Euro Zone Crisis in One Graph

At the risk of having all of us walk out of class, Professor Jonathan Haskell showed this graph today and told us that this was a whole term’s worth of his Europe in the Global Economy class in one slide. Luckily for him, no one budged, but unlucky for us it is a little more complicated than that. However, this graph is a fascinating narrative about what happened in Europe from the formation of the European Monetary Union through today and helps one grasp just how we get into the debt situation we are in and why it’s only gotten worse.

What we discussed in class can be summarized like this:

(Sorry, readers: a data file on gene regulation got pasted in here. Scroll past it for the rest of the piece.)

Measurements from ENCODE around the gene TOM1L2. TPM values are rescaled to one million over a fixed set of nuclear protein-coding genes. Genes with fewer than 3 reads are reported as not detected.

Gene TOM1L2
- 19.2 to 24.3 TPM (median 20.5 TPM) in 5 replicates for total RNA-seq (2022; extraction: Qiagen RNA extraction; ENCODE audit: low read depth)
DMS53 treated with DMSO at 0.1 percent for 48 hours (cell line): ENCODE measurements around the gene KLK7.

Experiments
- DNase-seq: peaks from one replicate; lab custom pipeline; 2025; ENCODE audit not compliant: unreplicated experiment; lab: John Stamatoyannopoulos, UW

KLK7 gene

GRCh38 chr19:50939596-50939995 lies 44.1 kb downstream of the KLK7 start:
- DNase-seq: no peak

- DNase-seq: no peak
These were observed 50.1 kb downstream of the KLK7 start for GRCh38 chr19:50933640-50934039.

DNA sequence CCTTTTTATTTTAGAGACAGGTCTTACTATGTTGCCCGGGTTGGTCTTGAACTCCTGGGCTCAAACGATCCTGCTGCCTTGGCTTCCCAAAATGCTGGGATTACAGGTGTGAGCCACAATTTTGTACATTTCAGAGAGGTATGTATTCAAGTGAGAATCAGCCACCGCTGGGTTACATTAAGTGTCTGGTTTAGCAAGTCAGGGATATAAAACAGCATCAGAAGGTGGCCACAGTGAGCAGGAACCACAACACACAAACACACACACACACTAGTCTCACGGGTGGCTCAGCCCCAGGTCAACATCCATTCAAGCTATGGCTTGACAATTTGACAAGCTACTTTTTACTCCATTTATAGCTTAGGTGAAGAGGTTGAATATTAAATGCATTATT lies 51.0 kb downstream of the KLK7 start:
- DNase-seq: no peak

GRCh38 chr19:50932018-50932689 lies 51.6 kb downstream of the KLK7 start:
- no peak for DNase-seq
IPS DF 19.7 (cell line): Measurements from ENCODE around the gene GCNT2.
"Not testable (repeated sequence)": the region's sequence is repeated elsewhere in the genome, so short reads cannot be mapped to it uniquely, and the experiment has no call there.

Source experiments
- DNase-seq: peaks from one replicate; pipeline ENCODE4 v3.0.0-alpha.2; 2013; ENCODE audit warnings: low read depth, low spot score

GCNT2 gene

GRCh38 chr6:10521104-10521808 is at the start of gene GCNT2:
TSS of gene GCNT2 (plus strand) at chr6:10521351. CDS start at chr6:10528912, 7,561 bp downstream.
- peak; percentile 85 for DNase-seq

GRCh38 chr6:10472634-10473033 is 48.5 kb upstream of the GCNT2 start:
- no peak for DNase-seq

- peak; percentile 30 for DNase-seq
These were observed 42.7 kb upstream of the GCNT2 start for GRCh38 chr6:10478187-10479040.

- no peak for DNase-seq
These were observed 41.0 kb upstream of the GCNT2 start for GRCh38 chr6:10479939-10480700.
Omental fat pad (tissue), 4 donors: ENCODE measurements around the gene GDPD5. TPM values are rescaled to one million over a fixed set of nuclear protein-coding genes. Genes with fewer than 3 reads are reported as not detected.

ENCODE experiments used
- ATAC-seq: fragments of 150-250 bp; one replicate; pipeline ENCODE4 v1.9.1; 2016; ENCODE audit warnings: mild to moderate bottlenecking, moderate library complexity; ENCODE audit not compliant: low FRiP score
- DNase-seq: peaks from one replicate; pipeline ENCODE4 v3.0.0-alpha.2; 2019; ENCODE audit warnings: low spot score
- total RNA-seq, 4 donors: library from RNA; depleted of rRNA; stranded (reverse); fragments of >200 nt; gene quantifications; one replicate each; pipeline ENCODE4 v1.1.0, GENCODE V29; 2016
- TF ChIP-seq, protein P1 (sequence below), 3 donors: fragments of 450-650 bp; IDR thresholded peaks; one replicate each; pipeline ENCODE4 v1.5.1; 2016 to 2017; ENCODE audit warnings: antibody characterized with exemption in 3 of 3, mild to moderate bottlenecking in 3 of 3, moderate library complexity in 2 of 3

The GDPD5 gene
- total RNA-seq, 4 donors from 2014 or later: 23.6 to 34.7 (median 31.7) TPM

Before the Euro: interest rates varied a lot

After joining the Euro: everyone’s interest rate fell because everyone thoug that different government bonds were equally safe. Low interest rates meant high aggregate demand–lots of investment, increased consumption, some increased government spending too

The crisis: asset price bubble bursts, consumption falls as does confidence. Interest rates return to being driven by individuacountries, with interest rates rising across the board, but especially in Southern European countries. This lowers investment.

Before the Euro, Southern European countries could depreciate their exchange rates. Now, the only safety value left is government spending.

For more reading on this topic, check out Profesor Haskel’s blog here.

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